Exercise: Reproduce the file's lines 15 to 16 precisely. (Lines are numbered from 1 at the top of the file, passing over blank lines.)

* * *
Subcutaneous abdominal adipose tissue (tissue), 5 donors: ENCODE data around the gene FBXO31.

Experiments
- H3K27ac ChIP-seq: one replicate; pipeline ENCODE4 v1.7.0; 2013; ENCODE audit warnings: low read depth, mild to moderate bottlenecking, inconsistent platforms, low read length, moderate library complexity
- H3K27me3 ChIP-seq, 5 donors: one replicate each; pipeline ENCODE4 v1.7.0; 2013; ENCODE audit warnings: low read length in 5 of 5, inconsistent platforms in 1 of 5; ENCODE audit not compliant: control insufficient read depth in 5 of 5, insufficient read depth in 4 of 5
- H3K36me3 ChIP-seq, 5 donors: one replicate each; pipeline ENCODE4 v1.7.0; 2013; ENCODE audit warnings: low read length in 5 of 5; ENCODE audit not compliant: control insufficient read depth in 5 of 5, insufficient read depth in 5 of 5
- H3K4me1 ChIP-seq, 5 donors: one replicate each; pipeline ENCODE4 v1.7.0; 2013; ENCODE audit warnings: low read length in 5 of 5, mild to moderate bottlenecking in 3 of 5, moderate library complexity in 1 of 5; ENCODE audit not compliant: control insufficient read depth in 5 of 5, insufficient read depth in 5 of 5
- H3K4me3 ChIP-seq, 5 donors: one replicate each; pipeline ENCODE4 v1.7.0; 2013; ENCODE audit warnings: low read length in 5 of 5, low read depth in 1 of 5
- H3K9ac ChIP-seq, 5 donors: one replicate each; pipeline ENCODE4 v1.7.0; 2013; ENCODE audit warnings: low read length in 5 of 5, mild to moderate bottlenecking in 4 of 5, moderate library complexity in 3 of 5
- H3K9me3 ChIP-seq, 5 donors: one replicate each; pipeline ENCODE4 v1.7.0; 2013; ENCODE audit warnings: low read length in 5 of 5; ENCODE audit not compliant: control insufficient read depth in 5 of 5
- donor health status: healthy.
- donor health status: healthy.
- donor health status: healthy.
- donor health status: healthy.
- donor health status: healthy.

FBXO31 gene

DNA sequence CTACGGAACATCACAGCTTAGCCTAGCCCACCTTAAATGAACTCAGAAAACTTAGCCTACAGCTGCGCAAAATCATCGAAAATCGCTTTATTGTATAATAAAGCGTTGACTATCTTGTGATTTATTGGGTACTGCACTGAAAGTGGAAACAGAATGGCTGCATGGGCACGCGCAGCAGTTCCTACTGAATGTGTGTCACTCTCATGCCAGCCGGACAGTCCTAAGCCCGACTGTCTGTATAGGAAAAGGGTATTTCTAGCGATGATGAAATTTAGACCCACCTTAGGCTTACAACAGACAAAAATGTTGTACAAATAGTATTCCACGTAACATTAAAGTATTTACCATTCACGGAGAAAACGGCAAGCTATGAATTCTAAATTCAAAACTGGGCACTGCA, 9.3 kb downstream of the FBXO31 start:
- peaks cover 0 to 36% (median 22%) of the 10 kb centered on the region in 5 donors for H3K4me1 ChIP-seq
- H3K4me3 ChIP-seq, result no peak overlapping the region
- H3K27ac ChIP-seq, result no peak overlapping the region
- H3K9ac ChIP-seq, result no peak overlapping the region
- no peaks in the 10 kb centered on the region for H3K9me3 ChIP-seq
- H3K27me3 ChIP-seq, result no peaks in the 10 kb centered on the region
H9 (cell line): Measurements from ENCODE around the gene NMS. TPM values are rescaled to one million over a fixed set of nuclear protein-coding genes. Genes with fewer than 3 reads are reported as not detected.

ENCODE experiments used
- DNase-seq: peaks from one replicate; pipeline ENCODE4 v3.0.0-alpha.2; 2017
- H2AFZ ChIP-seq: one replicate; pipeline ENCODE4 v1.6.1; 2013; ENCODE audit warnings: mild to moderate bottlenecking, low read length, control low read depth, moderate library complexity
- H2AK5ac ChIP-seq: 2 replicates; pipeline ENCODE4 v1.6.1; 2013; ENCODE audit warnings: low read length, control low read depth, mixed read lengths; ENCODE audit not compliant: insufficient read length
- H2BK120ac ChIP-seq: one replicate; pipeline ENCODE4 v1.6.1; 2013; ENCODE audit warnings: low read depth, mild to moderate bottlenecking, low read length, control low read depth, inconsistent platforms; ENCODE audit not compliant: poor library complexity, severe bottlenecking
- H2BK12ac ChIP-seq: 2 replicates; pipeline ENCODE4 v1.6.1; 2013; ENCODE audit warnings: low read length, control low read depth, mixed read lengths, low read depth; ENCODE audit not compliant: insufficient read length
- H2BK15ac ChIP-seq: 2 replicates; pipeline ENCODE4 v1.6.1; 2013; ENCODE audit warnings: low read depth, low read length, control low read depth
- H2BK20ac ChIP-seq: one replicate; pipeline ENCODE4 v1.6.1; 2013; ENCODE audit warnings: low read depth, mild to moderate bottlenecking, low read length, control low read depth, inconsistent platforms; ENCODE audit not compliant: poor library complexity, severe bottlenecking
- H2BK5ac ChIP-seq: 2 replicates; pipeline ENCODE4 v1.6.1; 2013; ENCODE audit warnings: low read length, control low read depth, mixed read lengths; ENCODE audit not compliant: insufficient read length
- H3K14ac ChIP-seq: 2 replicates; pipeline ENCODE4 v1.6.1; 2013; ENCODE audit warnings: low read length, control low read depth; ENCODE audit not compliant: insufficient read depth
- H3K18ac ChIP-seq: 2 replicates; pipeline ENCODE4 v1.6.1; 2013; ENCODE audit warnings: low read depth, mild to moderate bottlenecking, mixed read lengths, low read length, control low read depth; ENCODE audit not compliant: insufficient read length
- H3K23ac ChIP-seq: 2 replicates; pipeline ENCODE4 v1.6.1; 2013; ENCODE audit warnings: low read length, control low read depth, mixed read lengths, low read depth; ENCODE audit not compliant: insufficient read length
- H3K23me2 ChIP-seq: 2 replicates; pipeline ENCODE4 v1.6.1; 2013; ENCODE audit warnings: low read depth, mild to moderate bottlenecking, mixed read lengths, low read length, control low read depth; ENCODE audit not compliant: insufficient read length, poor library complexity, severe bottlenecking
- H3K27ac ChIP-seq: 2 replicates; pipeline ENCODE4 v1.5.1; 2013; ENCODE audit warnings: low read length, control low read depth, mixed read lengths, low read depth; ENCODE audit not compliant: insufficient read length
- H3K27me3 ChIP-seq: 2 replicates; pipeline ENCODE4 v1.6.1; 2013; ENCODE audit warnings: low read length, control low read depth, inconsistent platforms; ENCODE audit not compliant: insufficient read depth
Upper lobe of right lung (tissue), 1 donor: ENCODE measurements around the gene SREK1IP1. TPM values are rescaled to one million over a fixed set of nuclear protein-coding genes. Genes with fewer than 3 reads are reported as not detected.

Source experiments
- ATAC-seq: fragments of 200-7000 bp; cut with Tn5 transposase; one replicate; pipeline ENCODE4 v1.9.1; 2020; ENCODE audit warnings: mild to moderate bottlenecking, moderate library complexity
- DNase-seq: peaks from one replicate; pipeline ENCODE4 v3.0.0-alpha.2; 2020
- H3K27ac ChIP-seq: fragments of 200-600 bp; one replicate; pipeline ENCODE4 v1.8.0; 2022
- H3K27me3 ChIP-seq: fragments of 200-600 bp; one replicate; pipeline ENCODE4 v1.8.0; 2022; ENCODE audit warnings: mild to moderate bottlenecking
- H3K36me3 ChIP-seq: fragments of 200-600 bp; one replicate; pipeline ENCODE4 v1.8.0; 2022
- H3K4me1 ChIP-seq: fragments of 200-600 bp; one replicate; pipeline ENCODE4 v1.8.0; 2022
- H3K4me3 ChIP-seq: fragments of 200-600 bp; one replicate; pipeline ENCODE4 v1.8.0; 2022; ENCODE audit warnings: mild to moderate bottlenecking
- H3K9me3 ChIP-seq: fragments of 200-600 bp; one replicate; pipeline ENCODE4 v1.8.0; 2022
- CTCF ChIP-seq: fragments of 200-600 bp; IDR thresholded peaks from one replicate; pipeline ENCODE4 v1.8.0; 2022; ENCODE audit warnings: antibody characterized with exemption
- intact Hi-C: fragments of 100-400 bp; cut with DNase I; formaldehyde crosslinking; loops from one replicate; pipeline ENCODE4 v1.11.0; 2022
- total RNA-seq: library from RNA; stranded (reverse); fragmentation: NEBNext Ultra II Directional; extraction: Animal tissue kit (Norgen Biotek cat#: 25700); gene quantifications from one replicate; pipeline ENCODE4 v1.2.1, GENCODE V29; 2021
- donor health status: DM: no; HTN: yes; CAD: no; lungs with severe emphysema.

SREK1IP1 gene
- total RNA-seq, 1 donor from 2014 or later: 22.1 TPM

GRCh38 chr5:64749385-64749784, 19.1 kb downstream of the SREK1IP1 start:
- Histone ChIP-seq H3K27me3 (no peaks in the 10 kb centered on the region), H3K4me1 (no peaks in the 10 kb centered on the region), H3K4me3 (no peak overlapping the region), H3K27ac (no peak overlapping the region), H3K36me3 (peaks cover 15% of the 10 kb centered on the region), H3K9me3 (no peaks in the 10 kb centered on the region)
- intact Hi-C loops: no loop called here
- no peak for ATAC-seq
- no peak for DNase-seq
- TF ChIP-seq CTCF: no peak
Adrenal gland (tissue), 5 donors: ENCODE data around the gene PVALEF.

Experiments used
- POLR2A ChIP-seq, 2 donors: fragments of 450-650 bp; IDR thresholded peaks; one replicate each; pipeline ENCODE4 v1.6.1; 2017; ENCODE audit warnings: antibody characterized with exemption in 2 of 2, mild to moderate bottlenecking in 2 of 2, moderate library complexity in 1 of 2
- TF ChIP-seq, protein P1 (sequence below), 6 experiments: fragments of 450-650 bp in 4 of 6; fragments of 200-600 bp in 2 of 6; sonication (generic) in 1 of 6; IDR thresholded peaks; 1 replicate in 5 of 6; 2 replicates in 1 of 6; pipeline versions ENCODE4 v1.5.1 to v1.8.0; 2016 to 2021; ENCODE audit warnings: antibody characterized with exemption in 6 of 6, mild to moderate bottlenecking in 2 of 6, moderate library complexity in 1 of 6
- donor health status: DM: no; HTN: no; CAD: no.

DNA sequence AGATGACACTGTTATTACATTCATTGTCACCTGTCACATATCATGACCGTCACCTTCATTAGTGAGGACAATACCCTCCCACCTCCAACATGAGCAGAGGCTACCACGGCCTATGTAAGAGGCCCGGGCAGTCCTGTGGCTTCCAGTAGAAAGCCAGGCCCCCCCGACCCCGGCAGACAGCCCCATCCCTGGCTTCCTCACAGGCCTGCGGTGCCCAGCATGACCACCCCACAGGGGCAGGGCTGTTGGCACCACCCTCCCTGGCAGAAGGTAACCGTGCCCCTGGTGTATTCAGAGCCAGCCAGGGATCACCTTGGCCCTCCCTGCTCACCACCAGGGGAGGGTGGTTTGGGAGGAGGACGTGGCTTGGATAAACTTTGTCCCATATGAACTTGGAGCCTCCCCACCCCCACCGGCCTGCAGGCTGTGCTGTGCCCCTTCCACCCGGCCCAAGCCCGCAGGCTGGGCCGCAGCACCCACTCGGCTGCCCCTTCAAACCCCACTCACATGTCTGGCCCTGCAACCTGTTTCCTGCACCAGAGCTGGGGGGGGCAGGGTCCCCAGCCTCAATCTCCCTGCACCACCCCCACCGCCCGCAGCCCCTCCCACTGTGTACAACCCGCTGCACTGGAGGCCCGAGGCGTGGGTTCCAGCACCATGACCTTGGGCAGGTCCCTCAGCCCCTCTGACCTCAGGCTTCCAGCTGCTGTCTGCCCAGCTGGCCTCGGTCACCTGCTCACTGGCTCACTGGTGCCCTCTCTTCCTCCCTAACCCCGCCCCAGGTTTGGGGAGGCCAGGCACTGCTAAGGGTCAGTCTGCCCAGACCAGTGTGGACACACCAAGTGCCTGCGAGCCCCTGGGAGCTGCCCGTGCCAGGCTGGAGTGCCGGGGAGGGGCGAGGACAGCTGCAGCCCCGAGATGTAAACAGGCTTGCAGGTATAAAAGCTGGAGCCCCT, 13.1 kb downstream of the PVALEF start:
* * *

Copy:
FBXO31 gene

DNA sequence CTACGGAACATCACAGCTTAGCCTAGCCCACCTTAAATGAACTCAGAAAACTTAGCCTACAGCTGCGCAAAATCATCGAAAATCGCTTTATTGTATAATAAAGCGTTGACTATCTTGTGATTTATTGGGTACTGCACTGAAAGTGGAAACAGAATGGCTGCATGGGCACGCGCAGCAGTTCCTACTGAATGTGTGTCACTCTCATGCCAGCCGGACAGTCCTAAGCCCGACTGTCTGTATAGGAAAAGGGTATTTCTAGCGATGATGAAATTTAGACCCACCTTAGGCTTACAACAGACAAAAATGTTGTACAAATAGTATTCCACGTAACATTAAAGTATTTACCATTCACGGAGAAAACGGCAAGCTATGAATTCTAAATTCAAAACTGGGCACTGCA, 9.3 kb downstream of the FBXO31 start: